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• Reid tries quick strike on welfare plan
• Sperling: ObamaCare success is whatever we say it is
• Tracking the Baier: That was fast…
• Liz Cheney cites children’s health in Senate bow out
• Tuber goober gets gig
REID TRIES QUICK STRIKE ON WELFARE PLAN - If Harry Reid wants to put the hammer to House Republicans over resuming federal aid to those whose state unemployment insurance has expired, he will first have to mend some fences on the Senate side. The Senate majority leader, who shattered the remaining shards of goodwill in the upper chamber with his procedural gambit to fast-track the president’s nominees, didn’t sound ready to deal on Sunday. In a CBS News interview, Reid would not rule out blowing up the 60-vote threshold for legislation as he has already done for nominations. Reid said: “We’re not there yet.” To resume the payments to the unemployed, Reid will have to start dealing or get ready for a double-nuclear strike against the minority. The Senate is back in session today, and Reid looks short of 60 votes.
[Watch Fox: Chief Congressional Correspondent Mike Emanuel has the latest from Capitol Hill, including a scheduled vote to confirm Janet Yellen as chairwoman of the Federal Reserve.]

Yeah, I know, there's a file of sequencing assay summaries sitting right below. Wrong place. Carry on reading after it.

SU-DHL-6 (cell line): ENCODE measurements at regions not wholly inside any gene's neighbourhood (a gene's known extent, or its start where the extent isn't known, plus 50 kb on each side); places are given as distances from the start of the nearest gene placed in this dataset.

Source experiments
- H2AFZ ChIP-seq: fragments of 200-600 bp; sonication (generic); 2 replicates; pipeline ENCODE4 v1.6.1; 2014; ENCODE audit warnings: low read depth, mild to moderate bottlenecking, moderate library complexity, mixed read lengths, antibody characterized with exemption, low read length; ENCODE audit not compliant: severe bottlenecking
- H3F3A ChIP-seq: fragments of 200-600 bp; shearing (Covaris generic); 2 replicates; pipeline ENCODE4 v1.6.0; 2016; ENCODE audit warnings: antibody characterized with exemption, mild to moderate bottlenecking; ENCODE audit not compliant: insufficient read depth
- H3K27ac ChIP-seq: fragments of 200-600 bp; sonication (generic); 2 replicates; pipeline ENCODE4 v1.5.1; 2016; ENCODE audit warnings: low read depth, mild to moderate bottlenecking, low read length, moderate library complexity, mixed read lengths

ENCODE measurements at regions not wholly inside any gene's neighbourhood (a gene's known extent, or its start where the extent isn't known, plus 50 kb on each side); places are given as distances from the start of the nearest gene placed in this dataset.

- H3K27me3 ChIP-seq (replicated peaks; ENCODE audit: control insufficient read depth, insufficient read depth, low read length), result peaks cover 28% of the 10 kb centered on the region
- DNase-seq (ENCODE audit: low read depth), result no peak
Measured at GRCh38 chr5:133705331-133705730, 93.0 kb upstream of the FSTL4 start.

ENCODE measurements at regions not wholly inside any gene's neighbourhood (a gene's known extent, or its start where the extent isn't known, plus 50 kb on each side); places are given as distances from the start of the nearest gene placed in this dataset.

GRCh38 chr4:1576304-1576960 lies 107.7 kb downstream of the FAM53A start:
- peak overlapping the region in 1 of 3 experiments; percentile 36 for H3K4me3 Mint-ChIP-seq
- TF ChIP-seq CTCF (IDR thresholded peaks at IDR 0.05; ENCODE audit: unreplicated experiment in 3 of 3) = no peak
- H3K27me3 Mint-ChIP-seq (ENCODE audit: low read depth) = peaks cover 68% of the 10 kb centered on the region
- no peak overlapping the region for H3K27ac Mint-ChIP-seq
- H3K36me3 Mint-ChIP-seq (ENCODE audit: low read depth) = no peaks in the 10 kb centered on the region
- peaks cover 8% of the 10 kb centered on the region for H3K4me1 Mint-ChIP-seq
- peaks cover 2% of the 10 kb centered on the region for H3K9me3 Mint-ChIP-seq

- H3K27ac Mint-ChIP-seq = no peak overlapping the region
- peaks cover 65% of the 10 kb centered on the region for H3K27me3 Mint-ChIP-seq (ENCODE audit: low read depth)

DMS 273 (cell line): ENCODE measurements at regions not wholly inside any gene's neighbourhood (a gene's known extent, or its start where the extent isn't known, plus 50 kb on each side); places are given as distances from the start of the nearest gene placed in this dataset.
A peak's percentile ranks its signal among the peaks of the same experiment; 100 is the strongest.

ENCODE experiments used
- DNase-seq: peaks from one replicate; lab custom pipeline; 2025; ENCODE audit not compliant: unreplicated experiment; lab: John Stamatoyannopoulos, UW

A majority not simple - Reid told Reid told Fox News that he was unwilling to hear Republican pleas to make the welfare benefits part of a larger deal on spending or to offset the outlay with cuts elsewhere. Reid compared the benefits, which lapsed on Dec. 28, to spending on hurricane relief, etc. “We have never offset emergency spending. That’s foolish.” The emergency, according to Reid, is that “the rich are getting richer, the poor are getting poorer.” But that’s not going to get him 60 votes. Sen. Lamar Alexander, R-Tenn., said he would vote “no,” expressing frustration that Reid is trying to jam the bill through without Republican debate or amendment. “Unfortunately, the Senate appears to be starting the new year just like the old one ended, with the Democratic leader bypassing committee consideration and cutting off all amendments and debate on an important issue.” If the courtly Alexander is not willing to budge, it seems unlikely that there are four more ready to join Reid’s home-state colleague, Sen. Dean Heller, R-Nev.